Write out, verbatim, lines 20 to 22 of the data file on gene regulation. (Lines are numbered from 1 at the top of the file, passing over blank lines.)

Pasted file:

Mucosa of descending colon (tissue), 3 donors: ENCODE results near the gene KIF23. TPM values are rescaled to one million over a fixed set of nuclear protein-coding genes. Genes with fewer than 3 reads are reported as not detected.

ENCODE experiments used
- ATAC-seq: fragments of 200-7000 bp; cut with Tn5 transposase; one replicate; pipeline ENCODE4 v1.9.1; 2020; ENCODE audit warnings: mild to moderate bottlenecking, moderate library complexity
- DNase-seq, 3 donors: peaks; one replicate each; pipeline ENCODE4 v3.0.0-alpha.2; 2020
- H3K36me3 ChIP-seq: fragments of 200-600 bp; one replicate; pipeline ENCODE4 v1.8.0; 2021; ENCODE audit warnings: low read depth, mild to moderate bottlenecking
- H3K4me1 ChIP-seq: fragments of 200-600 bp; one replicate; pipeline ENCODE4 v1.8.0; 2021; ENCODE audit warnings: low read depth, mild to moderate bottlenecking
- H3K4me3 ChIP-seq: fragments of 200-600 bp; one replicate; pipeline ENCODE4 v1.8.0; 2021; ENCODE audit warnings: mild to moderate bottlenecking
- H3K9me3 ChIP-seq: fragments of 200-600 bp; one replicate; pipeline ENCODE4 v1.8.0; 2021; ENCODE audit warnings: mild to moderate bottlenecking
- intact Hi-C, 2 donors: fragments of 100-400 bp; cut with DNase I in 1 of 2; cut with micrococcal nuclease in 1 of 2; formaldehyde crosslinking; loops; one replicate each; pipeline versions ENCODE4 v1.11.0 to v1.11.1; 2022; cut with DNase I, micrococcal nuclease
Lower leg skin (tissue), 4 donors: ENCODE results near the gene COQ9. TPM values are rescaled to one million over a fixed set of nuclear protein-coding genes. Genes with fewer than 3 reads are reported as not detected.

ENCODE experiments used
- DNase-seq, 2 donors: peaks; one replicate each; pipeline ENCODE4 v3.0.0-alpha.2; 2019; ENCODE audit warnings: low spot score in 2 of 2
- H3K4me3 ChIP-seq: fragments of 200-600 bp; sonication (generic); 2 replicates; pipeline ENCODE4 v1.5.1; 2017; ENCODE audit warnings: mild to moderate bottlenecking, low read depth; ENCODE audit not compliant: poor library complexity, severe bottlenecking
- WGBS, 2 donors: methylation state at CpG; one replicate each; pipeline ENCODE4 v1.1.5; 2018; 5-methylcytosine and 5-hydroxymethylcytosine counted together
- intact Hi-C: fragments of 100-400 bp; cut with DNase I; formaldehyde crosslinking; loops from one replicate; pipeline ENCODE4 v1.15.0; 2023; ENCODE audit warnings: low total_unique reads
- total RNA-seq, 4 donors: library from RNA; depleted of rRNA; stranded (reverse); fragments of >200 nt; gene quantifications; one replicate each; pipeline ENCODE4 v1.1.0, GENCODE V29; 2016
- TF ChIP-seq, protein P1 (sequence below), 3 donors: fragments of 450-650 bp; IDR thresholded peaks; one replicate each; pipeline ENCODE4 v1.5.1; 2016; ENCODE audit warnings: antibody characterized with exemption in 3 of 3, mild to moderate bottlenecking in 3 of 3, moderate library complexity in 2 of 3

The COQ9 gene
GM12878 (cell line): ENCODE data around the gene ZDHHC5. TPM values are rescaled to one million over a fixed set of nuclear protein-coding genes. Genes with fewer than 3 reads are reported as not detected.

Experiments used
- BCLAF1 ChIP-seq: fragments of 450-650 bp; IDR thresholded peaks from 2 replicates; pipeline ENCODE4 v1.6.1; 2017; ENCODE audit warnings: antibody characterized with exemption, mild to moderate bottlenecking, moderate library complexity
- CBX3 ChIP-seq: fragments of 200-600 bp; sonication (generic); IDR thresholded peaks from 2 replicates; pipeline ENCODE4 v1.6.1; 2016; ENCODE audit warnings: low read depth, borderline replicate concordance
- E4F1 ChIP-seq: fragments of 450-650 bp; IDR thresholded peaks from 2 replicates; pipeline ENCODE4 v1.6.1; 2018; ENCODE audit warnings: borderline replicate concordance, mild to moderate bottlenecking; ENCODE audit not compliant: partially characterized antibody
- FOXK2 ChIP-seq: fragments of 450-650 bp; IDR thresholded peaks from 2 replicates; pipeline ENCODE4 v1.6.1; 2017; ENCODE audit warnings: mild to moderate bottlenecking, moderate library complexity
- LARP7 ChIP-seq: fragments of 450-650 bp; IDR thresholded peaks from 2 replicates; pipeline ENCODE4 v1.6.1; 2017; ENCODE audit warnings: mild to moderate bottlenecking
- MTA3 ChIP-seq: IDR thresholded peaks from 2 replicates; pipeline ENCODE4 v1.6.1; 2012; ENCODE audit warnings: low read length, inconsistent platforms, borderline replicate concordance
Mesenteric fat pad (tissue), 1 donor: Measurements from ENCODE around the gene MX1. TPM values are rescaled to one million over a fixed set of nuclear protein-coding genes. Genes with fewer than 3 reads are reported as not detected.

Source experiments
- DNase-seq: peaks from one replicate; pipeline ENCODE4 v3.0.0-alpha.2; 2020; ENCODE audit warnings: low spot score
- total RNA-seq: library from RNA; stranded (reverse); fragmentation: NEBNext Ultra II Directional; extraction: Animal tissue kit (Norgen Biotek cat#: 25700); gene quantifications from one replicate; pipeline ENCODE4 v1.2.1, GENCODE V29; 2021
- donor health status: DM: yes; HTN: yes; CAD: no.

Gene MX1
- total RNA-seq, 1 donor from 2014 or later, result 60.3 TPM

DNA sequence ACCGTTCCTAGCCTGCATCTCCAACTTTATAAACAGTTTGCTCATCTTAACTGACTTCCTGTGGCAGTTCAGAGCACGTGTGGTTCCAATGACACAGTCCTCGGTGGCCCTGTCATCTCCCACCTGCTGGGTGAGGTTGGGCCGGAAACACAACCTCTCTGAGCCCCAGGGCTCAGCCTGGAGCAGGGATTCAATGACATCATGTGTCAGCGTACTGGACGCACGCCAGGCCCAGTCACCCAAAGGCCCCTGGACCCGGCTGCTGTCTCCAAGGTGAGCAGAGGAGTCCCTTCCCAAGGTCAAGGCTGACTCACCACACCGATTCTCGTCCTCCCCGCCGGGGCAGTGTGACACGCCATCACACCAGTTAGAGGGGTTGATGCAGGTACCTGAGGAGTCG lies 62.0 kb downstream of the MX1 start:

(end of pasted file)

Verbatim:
Experiments used
- BCLAF1 ChIP-seq: fragments of 450-650 bp; IDR thresholded peaks from 2 replicates; pipeline ENCODE4 v1.6.1; 2017; ENCODE audit warnings: antibody characterized with exemption, mild to moderate bottlenecking, moderate library complexity
- CBX3 ChIP-seq: fragments of 200-600 bp; sonication (generic); IDR thresholded peaks from 2 replicates; pipeline ENCODE4 v1.6.1; 2016; ENCODE audit warnings: low read depth, borderline replicate concordance